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Why we use Per-Units in Power Systems, Part 2b.

In this video, we will demonstrate the advantage of using Per-units in Power systems and how it makes it easy to calculate and compare different equipment.

By expressing the impedances of different electrical components in per units, it is easier to compare their characteristics. It’s worth mentioning that we’re specifically talking about comparing impedances in per-units because the size of an electrical machine varies, then its internal impedance, voltage drop and losses also vary. For example, a primary circuit reactance of 0.1 ohms would be much higher for one transformer and on the other hand much lower for the other transformer; and the driver for this is the Voltage, Power, and various other ratings of the two transformers. However, if that equipment (whether it be a machine, transformer, generator, capacitor bank, etc) would have its electrical quantities converted into per unit values, the different voltage drops and levels disappear and the impedance can be compared over the same scale. Now this is a huge advantage of using per-units in power systems.

Let’s consider an example from the book of Electric Power System by B.M. Weedy (5th Edition).

*Example 2.3, pg. 62, Electric Power System by B.M. Weedy (5th Edition)*

Let’s ignore the friction and windage losses and efficiency and focus on calculating the % Losses instead. We will employ two methods to do that, one is by normal calculations and the other is through per-units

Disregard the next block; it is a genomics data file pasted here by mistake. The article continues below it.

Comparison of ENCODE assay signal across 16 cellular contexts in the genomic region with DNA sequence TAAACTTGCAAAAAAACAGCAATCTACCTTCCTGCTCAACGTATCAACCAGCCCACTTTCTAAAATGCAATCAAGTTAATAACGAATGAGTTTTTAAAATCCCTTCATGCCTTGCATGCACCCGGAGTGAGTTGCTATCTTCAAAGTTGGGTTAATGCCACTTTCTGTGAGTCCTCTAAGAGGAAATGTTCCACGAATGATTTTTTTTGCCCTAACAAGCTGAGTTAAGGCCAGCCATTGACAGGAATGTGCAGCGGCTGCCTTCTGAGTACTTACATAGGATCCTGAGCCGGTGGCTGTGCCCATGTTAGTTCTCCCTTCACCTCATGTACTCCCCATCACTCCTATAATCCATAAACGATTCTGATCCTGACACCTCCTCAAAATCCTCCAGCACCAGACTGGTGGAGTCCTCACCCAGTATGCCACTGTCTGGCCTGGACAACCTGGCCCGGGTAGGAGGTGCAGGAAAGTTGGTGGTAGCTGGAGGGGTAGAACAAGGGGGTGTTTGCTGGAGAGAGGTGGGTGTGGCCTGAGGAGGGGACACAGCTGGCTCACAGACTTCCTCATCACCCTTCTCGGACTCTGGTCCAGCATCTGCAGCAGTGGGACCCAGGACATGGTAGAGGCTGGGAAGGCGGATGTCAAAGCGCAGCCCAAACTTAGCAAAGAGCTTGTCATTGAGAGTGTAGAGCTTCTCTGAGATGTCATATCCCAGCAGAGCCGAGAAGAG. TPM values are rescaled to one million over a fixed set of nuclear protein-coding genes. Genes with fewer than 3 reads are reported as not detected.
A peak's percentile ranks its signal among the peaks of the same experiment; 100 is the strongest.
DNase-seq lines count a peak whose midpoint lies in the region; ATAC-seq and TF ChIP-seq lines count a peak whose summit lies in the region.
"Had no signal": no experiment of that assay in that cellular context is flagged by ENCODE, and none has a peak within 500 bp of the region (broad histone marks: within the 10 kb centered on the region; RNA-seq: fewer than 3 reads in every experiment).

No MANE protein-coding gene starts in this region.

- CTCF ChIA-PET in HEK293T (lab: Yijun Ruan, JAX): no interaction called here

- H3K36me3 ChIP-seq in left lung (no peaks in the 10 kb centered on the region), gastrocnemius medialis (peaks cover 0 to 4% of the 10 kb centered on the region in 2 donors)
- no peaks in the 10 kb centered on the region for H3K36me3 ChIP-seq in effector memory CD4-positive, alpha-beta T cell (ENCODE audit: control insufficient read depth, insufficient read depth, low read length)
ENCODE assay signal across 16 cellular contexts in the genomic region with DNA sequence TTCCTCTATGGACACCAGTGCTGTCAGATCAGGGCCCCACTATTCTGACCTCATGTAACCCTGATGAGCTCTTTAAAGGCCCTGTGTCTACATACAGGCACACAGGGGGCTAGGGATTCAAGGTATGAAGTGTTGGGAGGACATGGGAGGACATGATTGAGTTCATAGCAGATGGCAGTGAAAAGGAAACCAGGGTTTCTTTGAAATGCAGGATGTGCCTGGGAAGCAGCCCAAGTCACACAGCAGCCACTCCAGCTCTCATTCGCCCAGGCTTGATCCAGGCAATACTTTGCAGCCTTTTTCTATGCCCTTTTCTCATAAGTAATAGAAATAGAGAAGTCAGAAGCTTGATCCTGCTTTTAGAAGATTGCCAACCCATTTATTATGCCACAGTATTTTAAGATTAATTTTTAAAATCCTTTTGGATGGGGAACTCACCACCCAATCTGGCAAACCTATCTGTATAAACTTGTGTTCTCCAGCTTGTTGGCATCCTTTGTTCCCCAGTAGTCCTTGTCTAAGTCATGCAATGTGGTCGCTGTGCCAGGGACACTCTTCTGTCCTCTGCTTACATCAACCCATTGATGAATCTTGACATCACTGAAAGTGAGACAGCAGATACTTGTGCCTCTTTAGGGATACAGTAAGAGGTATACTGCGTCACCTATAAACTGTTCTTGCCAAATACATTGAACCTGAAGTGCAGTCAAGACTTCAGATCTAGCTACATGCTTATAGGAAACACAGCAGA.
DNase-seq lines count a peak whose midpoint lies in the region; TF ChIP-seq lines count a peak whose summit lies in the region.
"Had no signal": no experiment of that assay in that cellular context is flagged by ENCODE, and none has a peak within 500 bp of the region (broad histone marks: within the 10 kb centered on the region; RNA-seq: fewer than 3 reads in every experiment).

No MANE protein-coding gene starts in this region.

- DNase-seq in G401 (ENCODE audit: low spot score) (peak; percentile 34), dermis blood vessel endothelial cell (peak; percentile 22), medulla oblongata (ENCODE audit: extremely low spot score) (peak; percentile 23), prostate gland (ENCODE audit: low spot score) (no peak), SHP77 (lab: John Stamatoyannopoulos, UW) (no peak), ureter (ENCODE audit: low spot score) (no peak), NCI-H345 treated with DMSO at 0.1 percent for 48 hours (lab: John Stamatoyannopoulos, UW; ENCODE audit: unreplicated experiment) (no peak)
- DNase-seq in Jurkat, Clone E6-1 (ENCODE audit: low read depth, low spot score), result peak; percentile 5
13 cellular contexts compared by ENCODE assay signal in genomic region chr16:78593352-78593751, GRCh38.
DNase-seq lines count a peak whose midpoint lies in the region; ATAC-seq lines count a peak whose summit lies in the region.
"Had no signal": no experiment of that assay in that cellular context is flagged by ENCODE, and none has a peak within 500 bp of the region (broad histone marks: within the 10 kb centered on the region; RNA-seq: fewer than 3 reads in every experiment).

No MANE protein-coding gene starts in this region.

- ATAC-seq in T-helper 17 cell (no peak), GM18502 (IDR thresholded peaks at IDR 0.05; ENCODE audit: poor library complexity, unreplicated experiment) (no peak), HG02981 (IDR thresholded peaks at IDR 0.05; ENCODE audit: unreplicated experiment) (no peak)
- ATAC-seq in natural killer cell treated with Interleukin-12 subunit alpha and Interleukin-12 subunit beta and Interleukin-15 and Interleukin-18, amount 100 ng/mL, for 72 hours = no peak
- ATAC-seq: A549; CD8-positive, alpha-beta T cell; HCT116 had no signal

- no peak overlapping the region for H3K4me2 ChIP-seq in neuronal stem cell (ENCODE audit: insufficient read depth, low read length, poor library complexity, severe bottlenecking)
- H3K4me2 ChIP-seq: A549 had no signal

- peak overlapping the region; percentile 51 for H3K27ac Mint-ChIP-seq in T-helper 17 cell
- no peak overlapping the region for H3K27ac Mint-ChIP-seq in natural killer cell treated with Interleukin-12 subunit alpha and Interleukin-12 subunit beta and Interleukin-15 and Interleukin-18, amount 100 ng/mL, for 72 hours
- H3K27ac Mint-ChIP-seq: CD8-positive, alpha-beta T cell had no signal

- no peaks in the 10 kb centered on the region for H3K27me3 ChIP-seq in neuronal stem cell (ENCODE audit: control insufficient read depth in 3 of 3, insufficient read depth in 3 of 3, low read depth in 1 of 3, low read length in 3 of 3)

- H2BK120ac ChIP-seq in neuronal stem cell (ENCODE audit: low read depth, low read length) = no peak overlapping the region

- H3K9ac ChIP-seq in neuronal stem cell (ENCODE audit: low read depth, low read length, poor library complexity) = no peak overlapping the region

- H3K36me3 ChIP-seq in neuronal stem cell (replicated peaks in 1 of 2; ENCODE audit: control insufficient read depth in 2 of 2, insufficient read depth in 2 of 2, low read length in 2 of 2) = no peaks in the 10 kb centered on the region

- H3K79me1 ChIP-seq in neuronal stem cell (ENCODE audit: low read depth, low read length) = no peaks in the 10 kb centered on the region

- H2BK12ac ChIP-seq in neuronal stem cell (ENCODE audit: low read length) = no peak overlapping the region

** 1: Power method**

Total resistance = 0.1 + 0.15 = 0.25 ohms

P_{out} = V × I = 200V ×100A = 20,000W

P_{losses} = I^{2} × R= (100V)^{2} × 0.25Ω = 2,500W

**%Losses = P× 100 = 2,500 20,000 × 100 = 0.125 × 100 = 12.5% **

_{losses}P

_{out}

Let’s solve the same example by way of per-units.

**Method 2: Per-Unit method**

We know that to covert a power system into per units, we require base values and actual values. In the case of these machines we will take the ratings as the base values and we will get the base voltage and the base current. We will now find the per unit impedance for the machine:

Total resistance = 0.1 + 0.15 = 0.25 ohms

**Per unit impedance = Actual impedance Base impedance = Actual impedance Base voltage ⁄ Base current = 0.25Ω 200V ⁄ 100A =0.125 p.u **

Let’s draw a table and compare the results using the two calculation methods:

We can see that the results are exactly the same! This means that under the given ratings, the per unit impedance is equal to % Losses. Thus, if we employ either of the methods in comparing more than one machines, we can determine which machine is efficient. The difference is that by using per unit calculations, we don’t have to perform extra steps and calculations as we did in the first method.

This concludes that if we want to compare different electrical components, we could simply calculate the per unit impedances and find out the desirable component for our power systems! Manufacturers usually specify the impedance of a component in in percents or per units on the base of the nameplate rating.

In this video we saw how per unit systems can ease the comparison of different electrical equipment in a power system. In the upcoming videos we will be dealing with an example for per unit systems in transformer calculations.

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